Review: Scary Kisses edited by Liz Grzyb
Another of my Swancon 2010 purchases, Scary Kisses was launched with cupcakes and readings by contributing authors. Not only was there a lot of promise in those snippets, the cover was gorgeous and it promptly went into my stash – and to the top of my very, very, very large to-read pile.
Liz Grzyb has compiled a fabulous collection of paranormal stories about love. Vampires, zombies, ghosts, elder gods, witches, dragons and unnamed evil all get a place to shine, or lurk. Some of the stories worked better for me than others, as always happens in any anthology, but the whole ensemble is a fine dish of literate goodies!
Standouts for me were:
- Felicity Dowker’s “Bread and Circuses”, a dark, disturbing, moving story of love after the zombie apocalypse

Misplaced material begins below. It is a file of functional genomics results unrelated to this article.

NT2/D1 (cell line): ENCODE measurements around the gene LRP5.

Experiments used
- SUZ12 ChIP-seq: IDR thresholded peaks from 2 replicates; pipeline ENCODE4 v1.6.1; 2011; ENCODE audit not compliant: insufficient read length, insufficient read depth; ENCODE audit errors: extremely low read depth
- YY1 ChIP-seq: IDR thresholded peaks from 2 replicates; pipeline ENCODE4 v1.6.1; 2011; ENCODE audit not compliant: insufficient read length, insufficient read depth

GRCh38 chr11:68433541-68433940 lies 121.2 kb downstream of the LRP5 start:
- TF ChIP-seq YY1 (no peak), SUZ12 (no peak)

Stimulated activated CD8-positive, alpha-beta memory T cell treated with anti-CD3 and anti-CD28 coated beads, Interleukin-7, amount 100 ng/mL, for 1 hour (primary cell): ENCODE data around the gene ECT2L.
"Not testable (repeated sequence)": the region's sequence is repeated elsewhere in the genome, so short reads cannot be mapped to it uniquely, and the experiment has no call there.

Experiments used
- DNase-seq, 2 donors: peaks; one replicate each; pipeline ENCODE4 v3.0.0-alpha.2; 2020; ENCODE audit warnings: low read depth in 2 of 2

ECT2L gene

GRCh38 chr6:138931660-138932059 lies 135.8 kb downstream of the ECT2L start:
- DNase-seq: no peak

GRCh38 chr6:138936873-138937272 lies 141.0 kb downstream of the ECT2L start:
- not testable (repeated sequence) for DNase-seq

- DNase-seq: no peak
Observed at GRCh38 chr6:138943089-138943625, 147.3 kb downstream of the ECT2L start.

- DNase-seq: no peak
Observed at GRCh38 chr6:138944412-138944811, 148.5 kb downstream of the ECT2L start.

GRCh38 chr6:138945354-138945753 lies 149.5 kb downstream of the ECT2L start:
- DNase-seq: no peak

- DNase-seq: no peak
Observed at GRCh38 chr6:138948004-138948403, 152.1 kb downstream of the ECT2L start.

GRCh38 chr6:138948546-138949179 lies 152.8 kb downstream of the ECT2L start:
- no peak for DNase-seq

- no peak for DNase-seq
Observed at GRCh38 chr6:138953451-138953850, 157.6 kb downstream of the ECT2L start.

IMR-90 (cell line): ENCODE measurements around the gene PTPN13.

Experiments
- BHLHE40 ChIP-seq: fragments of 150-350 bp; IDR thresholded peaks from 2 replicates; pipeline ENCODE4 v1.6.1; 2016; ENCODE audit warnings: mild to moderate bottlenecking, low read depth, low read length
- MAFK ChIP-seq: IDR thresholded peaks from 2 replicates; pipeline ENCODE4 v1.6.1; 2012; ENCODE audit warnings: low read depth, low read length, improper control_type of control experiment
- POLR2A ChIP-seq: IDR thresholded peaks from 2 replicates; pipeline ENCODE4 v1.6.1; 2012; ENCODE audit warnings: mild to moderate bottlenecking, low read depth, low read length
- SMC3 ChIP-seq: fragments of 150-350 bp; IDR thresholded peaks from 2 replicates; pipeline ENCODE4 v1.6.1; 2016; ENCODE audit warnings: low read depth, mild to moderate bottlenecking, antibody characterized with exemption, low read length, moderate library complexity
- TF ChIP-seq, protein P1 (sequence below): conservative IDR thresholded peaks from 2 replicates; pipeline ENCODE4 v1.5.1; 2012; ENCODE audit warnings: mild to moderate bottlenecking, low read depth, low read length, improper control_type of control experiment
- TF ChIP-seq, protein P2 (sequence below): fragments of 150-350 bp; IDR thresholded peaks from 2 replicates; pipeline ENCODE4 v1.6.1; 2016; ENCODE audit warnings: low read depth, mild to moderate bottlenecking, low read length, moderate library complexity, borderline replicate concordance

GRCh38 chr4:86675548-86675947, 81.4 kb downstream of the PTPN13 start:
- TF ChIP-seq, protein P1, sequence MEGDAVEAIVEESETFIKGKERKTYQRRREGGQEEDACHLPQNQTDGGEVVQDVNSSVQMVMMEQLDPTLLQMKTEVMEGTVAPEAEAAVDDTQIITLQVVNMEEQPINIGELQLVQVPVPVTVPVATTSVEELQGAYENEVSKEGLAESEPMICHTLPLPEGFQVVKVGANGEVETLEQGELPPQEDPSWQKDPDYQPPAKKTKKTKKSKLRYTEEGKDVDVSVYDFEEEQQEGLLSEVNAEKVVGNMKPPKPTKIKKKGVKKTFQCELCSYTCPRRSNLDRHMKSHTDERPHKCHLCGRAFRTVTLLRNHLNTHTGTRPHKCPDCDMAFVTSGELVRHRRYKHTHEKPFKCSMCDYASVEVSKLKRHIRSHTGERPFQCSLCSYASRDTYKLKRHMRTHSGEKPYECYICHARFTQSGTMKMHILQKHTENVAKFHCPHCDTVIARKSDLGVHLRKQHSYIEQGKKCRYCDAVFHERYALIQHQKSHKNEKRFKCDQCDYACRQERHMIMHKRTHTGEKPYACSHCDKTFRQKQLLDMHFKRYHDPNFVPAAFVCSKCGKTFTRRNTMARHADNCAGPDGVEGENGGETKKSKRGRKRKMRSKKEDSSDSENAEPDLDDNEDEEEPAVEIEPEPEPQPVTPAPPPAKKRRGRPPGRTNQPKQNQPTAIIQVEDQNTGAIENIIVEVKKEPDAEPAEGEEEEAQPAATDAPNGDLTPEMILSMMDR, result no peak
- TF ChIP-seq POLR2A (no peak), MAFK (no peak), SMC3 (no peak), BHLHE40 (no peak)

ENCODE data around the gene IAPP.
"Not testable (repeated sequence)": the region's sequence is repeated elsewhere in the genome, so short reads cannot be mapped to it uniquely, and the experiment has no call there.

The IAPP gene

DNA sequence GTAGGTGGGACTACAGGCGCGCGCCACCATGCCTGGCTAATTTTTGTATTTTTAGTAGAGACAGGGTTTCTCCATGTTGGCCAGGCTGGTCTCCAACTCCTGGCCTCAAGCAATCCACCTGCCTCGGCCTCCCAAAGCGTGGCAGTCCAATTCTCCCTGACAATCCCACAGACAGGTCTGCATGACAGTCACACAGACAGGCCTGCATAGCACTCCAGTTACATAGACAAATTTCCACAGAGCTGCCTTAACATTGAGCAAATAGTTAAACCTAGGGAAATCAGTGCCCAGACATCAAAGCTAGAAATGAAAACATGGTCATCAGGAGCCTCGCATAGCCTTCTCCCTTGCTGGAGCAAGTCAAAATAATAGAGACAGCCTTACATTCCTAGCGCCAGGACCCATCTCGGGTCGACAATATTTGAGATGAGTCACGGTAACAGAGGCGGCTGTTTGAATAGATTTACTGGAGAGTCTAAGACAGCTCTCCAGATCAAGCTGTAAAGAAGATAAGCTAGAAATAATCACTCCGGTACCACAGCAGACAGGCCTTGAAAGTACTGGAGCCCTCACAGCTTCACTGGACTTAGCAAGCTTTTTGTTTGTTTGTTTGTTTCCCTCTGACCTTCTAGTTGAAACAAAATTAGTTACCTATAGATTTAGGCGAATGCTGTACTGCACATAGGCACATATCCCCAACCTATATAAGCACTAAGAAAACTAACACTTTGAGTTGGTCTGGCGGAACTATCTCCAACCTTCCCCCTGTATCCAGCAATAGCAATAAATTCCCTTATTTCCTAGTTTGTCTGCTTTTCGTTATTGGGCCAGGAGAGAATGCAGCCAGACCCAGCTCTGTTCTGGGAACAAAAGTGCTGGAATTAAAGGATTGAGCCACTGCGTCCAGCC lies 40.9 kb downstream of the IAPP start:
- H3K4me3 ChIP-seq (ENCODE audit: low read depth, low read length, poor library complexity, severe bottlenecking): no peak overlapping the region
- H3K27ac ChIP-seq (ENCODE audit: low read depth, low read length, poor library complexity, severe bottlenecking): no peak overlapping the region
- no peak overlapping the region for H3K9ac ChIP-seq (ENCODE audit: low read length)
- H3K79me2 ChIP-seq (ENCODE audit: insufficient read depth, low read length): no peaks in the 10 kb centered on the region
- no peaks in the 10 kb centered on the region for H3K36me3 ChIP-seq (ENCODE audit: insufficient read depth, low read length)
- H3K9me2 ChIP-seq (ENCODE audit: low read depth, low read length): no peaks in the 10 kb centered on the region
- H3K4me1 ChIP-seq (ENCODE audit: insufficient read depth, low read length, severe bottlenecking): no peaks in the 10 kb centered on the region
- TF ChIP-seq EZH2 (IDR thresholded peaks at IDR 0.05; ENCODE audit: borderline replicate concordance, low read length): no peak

- Ian Nichols’ “Fade Away” pleased me by delivering an ending I wasn’t expecting
- I find I want to read more set in the world created by Angela Slatter and L.L. Hannett in “The February Dragon”
- Kyla Ward’s “Cursebreaker: The Welsh Widow and the Wandering Wooer” demonstrated a refreshing and lively prose style, and is another one with potential for a whole universe of fascinating stories
- My fondness for “Date with a Vampire” by Annette Backshall bloomed the instant the heroine refused to play her part, and the Perth setting was nice. Let’s see more paranormal fiction set in Australia, folks!
- D.C. White’s “Pride and Tentacles” is just the right fluffy bit of fun to round off the collection and for some reason I find I’m not the least bit surprised by Cthulu’s choice of book.
There’s a lot of great work coming out of Australian small presses at the moment, and Western Australian seems to be leading the charge with its SF and fanasy publishers, like Twelfth Planet Press and Triconeroga Publications. The latter has published Scary Kisses and it’s worth checking both publishers out for their back catalogue and upcoming books. In the meantime, buy Scary Kisses and support Australian small press, not because it’s Australian, but because it’s great.